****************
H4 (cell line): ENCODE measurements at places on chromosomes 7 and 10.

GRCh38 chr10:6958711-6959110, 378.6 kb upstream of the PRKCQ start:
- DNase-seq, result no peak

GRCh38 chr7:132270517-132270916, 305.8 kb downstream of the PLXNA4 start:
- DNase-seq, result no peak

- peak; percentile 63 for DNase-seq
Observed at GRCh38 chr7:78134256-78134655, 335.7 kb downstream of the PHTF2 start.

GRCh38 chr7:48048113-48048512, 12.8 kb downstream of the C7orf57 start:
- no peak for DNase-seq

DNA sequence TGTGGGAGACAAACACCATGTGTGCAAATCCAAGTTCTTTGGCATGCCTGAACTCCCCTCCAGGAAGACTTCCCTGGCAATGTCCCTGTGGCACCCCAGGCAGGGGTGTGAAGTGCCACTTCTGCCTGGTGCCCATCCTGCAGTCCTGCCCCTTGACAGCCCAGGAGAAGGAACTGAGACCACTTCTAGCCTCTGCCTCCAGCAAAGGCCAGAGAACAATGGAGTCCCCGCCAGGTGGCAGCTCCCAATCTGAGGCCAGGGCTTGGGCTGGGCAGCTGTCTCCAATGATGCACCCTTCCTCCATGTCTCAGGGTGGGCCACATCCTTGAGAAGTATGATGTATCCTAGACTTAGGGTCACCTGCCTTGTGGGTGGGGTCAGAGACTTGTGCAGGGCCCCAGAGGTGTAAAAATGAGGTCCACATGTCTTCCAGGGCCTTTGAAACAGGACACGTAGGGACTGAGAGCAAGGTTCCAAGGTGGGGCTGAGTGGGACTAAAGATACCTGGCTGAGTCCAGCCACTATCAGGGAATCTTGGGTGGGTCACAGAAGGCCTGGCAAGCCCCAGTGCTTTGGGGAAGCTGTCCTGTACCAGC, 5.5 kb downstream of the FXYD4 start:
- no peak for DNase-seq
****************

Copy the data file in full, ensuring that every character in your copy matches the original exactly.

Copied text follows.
H4 (cell line): ENCODE measurements at places on chromosomes 7 and 10.

GRCh38 chr10:6958711-6959110, 378.6 kb upstream of the PRKCQ start:
- DNase-seq, result no peak

GRCh38 chr7:132270517-132270916, 305.8 kb downstream of the PLXNA4 start:
- DNase-seq, result no peak

- peak; percentile 63 for DNase-seq
Observed at GRCh38 chr7:78134256-78134655, 335.7 kb downstream of the PHTF2 start.

GRCh38 chr7:48048113-48048512, 12.8 kb downstream of the C7orf57 start:
- no peak for DNase-seq

DNA sequence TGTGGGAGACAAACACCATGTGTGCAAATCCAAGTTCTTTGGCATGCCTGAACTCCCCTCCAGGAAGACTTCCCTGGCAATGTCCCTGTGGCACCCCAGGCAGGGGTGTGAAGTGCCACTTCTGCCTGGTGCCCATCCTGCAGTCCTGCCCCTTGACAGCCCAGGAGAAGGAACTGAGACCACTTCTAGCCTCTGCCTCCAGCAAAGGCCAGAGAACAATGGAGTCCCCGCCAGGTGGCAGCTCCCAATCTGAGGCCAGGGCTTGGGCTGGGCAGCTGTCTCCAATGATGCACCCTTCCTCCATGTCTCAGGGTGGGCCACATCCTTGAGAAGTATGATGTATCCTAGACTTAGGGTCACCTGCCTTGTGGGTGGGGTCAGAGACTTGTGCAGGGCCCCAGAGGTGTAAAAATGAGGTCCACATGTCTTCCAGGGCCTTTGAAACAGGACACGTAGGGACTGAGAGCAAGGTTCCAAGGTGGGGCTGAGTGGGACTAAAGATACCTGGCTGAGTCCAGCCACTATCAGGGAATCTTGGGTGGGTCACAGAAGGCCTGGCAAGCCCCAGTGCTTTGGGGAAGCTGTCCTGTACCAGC, 5.5 kb downstream of the FXYD4 start:
- no peak for DNase-seq